A Case for Problem-Based LearningSuppose you are a high school social studies teacher who works in a culturally diverse school somewhere in Texas. At the teachers’ team meeting, you had a discussion with the other teachers in your grade level about the upcoming unit on the “purpose and function of the U.S. Constitution.” One of the teachers indicated that she planned to distribute the same packets she used last year and schedule five days of independent seat work for her students to complete the packets by locating answers in the course textbook. This would be followed by a written exam over the material in the packets. You have been aware for some time that the students in this teacher’s class are frustrated, bored, and worst of all, not really learning anything important about social studies as shown through the student data. This could be your opportunity to get her to try something new and more valuable to students. You explain to this teacher that you plan to implement a week-long problem-based learning experience for your students, involving group projects, computer time, and class presentations; you would like to share this plan with her and to partner together on the project. She is apprehensive because it sounds like a lot of work, but you assure her that you have the entire experience planned well.In this assignment, you will apply principles of problem-based learning to the design of a specific learning experience within a culturally relevant and collaborative learning experience that facilitates the 21st century skills of creativity and innovation. Review the Week Five Instructor Guidance for detailed assistance on preparing for and completing this assignment, including access to resources that will help you identify the characteristics of problem-based learning environments. Next, create your assignment to meet the content and written communication expectations below. Content Expectations
Plan (5 points): Create a general plan for this problem-based learning experience that includes the following six components:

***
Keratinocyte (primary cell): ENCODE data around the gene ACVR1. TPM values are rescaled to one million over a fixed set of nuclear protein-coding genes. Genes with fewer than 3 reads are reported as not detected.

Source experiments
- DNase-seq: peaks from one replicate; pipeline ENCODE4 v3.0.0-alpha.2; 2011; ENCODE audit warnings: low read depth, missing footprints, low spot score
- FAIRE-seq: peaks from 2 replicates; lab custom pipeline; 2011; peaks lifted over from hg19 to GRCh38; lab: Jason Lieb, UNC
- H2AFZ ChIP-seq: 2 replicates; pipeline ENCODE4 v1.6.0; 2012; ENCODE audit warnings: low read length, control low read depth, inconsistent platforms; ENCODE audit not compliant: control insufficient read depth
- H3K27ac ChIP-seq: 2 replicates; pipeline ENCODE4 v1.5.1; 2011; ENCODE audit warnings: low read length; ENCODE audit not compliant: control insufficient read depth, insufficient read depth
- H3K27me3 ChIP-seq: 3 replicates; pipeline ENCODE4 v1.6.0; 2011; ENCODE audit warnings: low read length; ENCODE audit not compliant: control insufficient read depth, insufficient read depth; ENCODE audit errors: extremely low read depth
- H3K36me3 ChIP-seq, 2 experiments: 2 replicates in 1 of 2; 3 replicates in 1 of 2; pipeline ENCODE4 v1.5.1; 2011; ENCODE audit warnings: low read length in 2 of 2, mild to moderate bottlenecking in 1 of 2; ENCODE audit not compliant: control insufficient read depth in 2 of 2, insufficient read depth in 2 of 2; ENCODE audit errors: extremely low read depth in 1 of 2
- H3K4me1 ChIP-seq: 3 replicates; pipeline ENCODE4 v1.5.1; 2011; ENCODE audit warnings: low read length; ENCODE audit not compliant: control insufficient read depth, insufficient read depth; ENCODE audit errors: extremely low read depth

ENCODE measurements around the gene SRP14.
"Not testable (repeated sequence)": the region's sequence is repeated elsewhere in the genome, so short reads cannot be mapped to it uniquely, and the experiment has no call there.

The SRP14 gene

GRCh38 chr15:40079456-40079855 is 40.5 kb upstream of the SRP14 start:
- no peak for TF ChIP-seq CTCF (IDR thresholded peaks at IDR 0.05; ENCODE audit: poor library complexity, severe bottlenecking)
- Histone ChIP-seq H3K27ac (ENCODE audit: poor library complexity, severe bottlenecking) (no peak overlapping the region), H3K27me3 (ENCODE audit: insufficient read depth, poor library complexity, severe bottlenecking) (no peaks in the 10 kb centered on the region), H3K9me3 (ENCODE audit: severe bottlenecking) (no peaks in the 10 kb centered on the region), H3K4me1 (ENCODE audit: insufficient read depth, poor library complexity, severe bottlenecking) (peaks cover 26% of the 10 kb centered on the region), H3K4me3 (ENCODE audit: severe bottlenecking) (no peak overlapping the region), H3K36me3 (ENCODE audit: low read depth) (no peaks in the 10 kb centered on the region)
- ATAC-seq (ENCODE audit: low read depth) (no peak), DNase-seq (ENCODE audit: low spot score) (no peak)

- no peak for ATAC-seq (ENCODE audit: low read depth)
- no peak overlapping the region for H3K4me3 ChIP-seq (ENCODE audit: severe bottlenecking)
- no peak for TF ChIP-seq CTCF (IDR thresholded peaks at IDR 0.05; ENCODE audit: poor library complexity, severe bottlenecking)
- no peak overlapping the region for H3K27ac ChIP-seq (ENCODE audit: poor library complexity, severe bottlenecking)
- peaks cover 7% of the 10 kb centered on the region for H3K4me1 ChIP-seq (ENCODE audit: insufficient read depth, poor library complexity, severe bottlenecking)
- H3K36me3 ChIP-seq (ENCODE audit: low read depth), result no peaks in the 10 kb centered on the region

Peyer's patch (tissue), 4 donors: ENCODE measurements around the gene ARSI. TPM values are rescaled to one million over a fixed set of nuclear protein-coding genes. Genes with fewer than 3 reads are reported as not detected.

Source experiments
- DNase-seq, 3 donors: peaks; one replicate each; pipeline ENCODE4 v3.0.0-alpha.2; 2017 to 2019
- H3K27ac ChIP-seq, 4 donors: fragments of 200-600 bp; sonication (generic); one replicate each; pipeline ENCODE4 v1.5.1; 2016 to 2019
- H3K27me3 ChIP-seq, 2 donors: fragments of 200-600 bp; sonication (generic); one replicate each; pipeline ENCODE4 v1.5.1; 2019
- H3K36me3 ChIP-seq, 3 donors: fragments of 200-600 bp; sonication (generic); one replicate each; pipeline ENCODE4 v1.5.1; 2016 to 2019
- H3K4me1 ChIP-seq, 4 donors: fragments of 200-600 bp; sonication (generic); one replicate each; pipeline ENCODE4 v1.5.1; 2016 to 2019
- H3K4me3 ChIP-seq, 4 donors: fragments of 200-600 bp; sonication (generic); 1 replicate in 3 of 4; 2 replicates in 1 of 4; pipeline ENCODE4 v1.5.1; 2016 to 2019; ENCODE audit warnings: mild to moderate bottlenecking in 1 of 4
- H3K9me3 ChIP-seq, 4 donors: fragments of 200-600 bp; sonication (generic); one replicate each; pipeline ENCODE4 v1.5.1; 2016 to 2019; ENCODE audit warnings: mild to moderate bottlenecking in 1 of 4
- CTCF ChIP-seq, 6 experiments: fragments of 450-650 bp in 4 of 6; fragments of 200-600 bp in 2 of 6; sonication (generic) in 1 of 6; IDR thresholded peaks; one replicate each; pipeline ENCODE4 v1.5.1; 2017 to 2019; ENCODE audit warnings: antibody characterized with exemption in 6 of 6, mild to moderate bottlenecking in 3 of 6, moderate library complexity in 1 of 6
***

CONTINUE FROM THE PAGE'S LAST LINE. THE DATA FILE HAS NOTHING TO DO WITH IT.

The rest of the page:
Overview of the general problem you will establish related to the topic “The purpose and function of the U.S. Constitution”
Description of the project that will need to be developed by the group and presented to the class
Description of how you plan to use the computer time (refer to the information in the Instructor Guidance for examples of how you might make this decision)
Overview of how student groups will be assigned and monitored
Description of how the creativity and innovation 21st century skills are learned and/or specifically applied within the project
Brief summary of how the learning experience incorporates cultural relevance strategies
Problem-Based Learning Perspective (2 points): Plan includes common characteristics of problem-based learning, addressing an open-ended problem posed to each learning group.
Culturally Relevant Pedagogy (1 point): Plan includes descriptions of the specific culturally relevant strategies supported.
Written Communication Expectations
Page Requirement (.5 point): Submit three to five pages, not including the title and reference pages.
APA Formatting (.5 points): Format your paper according to APA style as outlined in the Ashford Writing Center.
Syntax and Mechanics (.5 points): Display meticulous comprehension and organization of syntax and mechanics, such as spelling and grammar.
Source Requirement (.5 points): Reference at least two scholarly sources. All sources on the references page need to be used and cited correctly within the body of the assignment.
Next Steps: Review and Submit the Assignment
Review your assignment with the Grading Rubric to ensure you have achieved the distinguished levels of performance for each criterion. Next, submit the assignment for evaluation no later than Day 7.